The northbound I-5 soil nail retaining wall is constructed to enforce, stabilize and strengthen the hillside supporting Foothill Blvd.
A four-year-long, $156.6 million project aimed at improving traffic operations at the Interstate 5/State Route 14 connector in northern Los Angeles County is 70 percent complete entering 2011.
The primary aspects of the project — dubbed the I-5/SR-14 Direct HOV Connector Project — are the construction of an elevated, two-lane direct HOV connector at the I-5/SR-14 interchange; and construction of HOV lanes in the northbound and southbound directions of I-5 at the same interchange.
Upon completion, the elevated HOV connector will be a 19-span, 2,821-ft. (859.8 m) HOV structure that will connect the I-5 HOV lanes in both directions to SR-14, according to Kelly Markham, public information officer of Caltrans District 7.
The current I-5/SR-14 connector serves as the gateway to Los Angeles for motorists traveling from the high desert cities of Palmdale and Lancaster, and has for years been the site of increased traffic congestion — the result of population growth within Palmdale and Lancaster.
Since July 2008, MCM Construction Inc. and Security Paving Company Inc. have been underway on the direct HOV connector project.
To date, a number of project milestones have been completed including: major retaining walls, most drainage systems, a significant portion of concrete paving and foundation-related work, West Slymar overhead bridge widening, Sierra Highway superstructure (the two-lane HOV connector), and south I-5 and southbound SR-14 Balboa Boulevard off-ramps, Markham said.
Construction of the two-lane HOV connector, which features columns as tall as 120 ft. (36.5 m), required the usage of concrete pumps with 236-ft. (71.9 m) arms during concrete installation.
Additionally, “unique” two-tier falsework — up to 120 ft. high — was built to construct the fourth frame of the HOV connector. This complex falsework spanned over the railroad, truck lanes, and live traffic.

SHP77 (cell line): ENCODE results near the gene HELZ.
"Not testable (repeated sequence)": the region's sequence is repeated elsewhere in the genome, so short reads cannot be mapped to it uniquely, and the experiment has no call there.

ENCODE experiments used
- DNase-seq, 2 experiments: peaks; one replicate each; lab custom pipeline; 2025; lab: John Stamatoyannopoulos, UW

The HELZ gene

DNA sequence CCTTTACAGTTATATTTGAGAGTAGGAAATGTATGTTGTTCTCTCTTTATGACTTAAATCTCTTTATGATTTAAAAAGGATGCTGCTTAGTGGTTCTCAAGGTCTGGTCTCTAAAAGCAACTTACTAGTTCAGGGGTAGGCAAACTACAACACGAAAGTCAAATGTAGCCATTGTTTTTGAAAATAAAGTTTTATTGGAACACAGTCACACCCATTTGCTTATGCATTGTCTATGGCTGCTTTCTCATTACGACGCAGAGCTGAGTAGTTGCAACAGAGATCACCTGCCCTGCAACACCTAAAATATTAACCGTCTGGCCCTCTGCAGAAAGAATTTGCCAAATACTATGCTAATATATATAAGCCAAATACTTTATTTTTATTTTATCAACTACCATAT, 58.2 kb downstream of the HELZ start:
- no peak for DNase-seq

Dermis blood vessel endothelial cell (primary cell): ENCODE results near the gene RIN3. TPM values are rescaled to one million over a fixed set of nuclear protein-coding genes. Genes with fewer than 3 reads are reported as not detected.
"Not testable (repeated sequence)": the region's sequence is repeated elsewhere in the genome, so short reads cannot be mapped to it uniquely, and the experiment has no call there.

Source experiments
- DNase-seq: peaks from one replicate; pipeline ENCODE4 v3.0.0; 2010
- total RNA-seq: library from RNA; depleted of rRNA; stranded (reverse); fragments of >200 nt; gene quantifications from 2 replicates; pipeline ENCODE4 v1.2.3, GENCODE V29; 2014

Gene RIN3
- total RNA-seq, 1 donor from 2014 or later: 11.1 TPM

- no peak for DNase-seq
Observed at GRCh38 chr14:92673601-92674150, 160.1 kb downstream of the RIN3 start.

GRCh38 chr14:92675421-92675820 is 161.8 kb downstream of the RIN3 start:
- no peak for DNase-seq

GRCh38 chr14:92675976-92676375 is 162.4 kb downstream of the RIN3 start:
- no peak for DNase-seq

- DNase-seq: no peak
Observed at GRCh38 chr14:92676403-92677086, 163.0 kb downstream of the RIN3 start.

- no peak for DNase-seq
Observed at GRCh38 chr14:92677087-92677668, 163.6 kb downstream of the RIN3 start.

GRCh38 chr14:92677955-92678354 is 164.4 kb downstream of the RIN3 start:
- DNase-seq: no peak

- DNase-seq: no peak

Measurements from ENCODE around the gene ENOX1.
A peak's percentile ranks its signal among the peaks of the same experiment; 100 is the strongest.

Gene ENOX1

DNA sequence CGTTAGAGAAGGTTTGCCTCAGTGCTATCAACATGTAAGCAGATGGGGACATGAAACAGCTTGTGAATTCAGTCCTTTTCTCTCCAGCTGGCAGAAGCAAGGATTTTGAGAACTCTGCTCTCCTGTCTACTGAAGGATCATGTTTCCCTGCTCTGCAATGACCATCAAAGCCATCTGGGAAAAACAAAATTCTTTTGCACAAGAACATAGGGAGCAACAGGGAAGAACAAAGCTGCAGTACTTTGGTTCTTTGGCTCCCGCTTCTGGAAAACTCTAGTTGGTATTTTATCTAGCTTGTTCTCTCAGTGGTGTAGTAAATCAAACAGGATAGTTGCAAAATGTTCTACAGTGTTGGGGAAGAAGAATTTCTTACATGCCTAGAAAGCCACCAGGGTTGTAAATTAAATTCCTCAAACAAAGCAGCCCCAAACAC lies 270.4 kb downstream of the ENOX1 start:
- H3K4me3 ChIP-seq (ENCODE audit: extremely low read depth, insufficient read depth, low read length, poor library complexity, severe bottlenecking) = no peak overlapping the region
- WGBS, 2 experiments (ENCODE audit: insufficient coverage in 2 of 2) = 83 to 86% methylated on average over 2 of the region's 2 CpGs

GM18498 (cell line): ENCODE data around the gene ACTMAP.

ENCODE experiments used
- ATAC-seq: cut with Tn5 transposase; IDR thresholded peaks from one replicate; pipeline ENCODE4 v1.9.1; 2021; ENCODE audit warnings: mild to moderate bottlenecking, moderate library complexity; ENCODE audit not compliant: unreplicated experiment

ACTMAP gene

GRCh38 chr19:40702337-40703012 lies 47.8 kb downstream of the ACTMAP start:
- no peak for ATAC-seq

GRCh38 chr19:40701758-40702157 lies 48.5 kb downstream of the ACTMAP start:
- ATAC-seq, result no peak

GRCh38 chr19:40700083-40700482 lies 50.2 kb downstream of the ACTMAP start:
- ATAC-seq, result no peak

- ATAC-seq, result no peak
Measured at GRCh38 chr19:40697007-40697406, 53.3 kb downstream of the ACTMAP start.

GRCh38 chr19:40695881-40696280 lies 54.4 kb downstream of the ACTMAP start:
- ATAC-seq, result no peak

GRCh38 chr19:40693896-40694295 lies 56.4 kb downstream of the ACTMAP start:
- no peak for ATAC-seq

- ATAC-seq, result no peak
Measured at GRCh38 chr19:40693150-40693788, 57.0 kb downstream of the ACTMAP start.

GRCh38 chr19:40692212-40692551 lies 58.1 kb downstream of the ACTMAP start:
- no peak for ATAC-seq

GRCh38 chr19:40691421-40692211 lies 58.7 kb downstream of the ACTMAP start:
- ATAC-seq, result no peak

Foundation work for the West Sylmar overhead bridge included the installation of steel cylinders in the ground, which prevented soil from collapsing inward.
For both HOV connector and West Sylmar bridge construction, several 300- to 400-ton (272.1 to 362.8 t) cranes were utilized, along with 15.5-ft. (4.7 m) diameter casings — which were used to install cast-in-drilled-hole piles that were up to 100 ft. (30.4 m) deep.
After 29 months of construction, approximately 10.3 million lbs. (4.7 million kg) of steel, 781,973 cu. ft. (22,143 cu m) of structural concrete, and nearly 450,000 cu. ft. (12,742.5 cu m) of concrete has been installed, Markham said.
The project is currently on track for a late fall 2012 completion, with northbound and southbound HOV lane construction yet to occur.
Aside from the direct connector project, general contractor Security Paving is wrapping up another roadway project within District 7.
Slated to reach completion in January 2011, the $19.1 million project involves the construction of one new lane along the westbound Ronald Reagan Freeway (SR-118) in Ventura County — a section of freeway utilized by more than 115,000 vehicles daily.
The new lane will stretch from Tapo Canyon Road in Simi Valley to the Los Angeles County line, a distance of approximately 5 mi. (8 km)
“This project is a great example of how the stimulus (fund) is bringing in the cash we need to improve the Ronald Reagan Freeway, while at the same time supporting much-needed jobs,” said Caltrans Director Randy Iwasaki.
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